Life can be hard too and if it’s not hard? Well, I’ll let you answer that for yourself.
Whether it’s running a marathon, rock climbing outdoors, squatting 200kgs or swinging across monkey bars with our kids; we enjoy an element of challenge. Dogs on the other hand, don’t strive to increase their bench press or 400m sprint. If only we had loving owners that cared for our every need, maybe that would remove the desire for improvement. Unfortunately, most of us don’t. Once we’ve left the comfortable bosom of our parents nest, reality hits, hard. Even if this was the case, it wouldn’t take away that innate desire to improve. It’s what makes us human after-all.
Working out can either be driven by self-improvement or self-hatred. Life is exactly the same. Do you want to earn more money to improve your life or because you feel inadequate compared to others? When you decide this, how do you start?
The starting line
When it comes to fitness, if you haven’t ran since you were a kid, then the first goal is getting off the couch and starting. From here, you’ll aim to go farther, once you’ve gone farther, you’ll aim to get faster, once faster, you’ll increase the difficulty by adding hills, high altitude or different terrain. By this point you will have caught the bug or will at least continue so that you can eat more doughnuts.
I’m not a huge fan of running. I find it difficult alongside the voices of a thousand imaginary strength coaches providing me with better alternatives every single time I lace up my shoes. Once I get out there though and am panting alongside my girlfriend, the benefits start to appear. There are few natural feelings as good as that post run high. Plus knowing that you wanted to stop running at 1km but chose to battle on so that you could get better.
If you don’t view activities as challenges then you’re not going to appreciate the accomplishment. This is related to what you value. If you value Gucci handbags, then getting one will be an accomplishment whereas if you don’t, it won’t make a difference. We need to decide what our values are and how we can get better at putting them into action.
Life as a weightlifter
I love weightlifting. The variety of exercises, the atmosphere in the gym, strength gains over time. The sheer amount of information available and contrasting opinions makes it a never ending road of discovery.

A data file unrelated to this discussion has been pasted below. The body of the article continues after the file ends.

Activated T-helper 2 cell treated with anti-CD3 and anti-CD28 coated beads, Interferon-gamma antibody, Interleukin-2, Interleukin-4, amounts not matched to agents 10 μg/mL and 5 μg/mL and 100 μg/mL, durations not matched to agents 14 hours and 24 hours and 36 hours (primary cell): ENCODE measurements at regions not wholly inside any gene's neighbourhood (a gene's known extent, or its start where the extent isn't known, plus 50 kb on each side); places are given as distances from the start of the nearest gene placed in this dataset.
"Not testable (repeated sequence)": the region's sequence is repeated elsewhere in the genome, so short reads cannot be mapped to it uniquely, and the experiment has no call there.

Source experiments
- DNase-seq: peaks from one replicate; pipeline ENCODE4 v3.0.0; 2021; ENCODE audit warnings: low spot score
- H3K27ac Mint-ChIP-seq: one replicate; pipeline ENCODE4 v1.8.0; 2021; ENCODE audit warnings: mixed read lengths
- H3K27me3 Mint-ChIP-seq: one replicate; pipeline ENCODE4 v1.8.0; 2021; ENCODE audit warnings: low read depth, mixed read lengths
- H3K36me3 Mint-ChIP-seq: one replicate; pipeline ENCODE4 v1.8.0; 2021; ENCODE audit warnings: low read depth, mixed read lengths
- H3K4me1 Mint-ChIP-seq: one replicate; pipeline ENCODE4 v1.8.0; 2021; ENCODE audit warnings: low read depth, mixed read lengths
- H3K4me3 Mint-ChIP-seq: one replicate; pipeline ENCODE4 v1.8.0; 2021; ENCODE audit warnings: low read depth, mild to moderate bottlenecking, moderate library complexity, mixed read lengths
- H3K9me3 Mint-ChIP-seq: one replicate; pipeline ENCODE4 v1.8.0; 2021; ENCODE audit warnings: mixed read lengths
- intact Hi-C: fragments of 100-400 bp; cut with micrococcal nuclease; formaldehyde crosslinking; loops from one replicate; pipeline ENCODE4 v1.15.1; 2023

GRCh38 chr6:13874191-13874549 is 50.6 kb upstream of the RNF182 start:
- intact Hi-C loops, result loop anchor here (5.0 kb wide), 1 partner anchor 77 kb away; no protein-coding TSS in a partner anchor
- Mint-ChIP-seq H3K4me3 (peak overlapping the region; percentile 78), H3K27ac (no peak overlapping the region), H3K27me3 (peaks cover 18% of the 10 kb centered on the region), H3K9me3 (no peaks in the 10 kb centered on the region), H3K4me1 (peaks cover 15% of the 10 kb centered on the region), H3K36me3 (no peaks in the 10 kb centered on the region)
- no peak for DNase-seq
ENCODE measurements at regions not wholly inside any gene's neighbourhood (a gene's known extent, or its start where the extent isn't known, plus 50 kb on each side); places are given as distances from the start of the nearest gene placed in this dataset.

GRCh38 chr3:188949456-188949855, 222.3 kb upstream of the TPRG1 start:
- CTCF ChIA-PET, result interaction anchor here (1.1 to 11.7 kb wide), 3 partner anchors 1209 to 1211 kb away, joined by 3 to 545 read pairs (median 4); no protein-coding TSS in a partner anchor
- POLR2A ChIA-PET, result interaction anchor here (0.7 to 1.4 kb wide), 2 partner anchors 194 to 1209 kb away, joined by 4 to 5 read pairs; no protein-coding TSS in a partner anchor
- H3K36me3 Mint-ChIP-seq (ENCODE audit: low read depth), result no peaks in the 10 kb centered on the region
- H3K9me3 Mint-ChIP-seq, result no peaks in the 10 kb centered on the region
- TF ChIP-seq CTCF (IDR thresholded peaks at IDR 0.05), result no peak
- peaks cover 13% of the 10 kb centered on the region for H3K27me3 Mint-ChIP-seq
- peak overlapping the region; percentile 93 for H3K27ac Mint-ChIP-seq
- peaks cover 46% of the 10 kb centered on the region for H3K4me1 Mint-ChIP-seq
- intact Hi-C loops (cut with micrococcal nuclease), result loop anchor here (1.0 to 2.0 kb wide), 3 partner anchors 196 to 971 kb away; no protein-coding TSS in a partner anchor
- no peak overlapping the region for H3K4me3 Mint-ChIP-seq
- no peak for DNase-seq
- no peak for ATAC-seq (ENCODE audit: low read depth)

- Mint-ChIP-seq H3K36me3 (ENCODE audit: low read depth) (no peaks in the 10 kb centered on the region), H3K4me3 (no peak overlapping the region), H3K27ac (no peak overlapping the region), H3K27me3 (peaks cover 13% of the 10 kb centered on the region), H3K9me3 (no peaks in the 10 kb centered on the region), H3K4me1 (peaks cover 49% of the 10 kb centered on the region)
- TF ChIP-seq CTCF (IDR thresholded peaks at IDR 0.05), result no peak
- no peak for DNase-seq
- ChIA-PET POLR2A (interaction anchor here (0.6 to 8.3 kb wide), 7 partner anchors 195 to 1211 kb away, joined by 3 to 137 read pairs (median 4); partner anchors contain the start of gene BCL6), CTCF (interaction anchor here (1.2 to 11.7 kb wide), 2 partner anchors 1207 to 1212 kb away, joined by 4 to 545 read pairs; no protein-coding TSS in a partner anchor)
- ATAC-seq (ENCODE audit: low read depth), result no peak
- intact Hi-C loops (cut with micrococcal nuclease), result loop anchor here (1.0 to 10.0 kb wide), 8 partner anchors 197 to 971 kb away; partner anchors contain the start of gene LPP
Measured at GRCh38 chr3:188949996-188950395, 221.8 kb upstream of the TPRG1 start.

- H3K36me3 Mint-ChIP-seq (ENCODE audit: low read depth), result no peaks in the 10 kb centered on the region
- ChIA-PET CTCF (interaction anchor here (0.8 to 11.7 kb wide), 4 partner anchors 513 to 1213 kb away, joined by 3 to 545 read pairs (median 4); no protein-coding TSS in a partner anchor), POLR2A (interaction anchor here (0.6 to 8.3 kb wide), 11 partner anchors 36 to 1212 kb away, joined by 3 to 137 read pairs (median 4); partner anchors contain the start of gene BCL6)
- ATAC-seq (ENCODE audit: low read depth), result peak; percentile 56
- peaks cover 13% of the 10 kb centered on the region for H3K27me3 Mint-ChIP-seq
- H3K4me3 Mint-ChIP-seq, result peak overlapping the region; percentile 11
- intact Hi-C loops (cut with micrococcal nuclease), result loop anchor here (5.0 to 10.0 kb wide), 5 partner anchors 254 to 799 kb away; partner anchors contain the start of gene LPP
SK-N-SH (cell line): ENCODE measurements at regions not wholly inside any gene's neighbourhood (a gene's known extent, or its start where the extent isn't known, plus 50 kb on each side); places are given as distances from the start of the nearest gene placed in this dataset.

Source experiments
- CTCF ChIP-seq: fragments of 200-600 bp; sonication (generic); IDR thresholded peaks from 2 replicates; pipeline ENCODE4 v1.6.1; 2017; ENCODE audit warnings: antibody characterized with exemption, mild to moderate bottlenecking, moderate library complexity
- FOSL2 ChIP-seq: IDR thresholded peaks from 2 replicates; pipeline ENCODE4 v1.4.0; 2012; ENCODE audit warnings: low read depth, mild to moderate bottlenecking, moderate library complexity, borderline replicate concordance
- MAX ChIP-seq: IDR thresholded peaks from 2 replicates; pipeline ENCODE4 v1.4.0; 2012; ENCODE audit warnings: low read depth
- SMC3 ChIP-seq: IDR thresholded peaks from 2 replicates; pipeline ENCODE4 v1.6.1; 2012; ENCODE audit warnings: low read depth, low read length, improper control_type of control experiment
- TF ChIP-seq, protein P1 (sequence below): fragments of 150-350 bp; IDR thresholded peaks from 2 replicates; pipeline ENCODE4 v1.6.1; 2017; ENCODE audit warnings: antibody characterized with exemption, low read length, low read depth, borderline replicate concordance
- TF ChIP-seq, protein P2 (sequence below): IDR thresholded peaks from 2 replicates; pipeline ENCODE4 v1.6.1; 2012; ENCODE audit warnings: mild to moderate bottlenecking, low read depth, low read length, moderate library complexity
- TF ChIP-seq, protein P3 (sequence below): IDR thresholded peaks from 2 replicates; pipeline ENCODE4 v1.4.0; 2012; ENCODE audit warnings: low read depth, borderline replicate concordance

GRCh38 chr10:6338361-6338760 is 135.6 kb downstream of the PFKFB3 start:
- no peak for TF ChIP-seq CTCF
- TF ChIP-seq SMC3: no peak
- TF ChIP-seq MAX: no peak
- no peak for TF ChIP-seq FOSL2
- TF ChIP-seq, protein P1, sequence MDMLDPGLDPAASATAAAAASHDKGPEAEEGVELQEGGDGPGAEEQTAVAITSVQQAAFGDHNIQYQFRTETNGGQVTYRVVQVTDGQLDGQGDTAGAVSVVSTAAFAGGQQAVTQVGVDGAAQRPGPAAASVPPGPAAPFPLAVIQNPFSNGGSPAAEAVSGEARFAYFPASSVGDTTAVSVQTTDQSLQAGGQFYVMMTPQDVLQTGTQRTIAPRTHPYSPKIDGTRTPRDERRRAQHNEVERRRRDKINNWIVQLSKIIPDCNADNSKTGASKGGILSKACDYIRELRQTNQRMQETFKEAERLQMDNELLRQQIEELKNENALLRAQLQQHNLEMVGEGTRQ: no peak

The basics of weightlifting are choosing an exercise, doing it for a particular number of reps, then repeating this process for numerous sets with a short break in between. As the months go on, you up the weight and get stronger until you plateau. At this point, you either repeat the same process whilst staying the same or change the stimulus in order for your muscles to grow. Your muscles get used to these familiar patterns and tension. They need a new challenge otherwise they will stay the same. Our lives are exactly the same. If you have to wake up a few hours earlier than your usual routine for a flight, you’ll be tired all day. Your body isn’t used to this.
What Got You Here Won’t Get You There – Marshall Goldsmith
Programming your life
What if we approached life in the same way we approached exercise? If you’ve read this far I can only assume that you are on board. If you hate the thought of exercise, are you the same with life?
We can’t be expected to instinctively know how to do everything the best way but it can feel as though we should. In order to get past this, we can use the knowledge of others to help. In the same way you may do a workout posted by your favourite athlete then keep track of your workouts including times, weights, distances and speed to improve. This methods use the scientific method, which we can apply to general life.
For example, you’re concerned you’re not progressing in your chosen career. Why am I not progressing? I could hypothesise that I am not progressing because I’m not pushing myself hard enough. The experiment would then be to work harder at 2 specialised tasks for 3 months within the job role and report back to see if you have progressed. You would hope to see a progression but if not you would form a different hypothesis and try again. This career actually isn’t right for me. The experiment would be to try a different career and see is this progress. Again, these are a series of experiments designed to help you develop in the very same way you experiment with different exercises to see how your body responds.
We should do this with everything. Keep track of recipes that went well and how to make it taste even better. Aspects of family life that are going well such as activities that everyone enjoyed and brought everyone together, how can I repeat this? Your finances? How can I turn my savings into more money for my future. You will begin to see as you list out the important aspects of your life, they’re all connected.
Personal bests and world records are the very essence of sport and exercise. Keep track of your personal bests. Your best weight, your best earnings, your best savings, your best experience with your partner. Then seek out mentors with advice on how to beat these personal bests.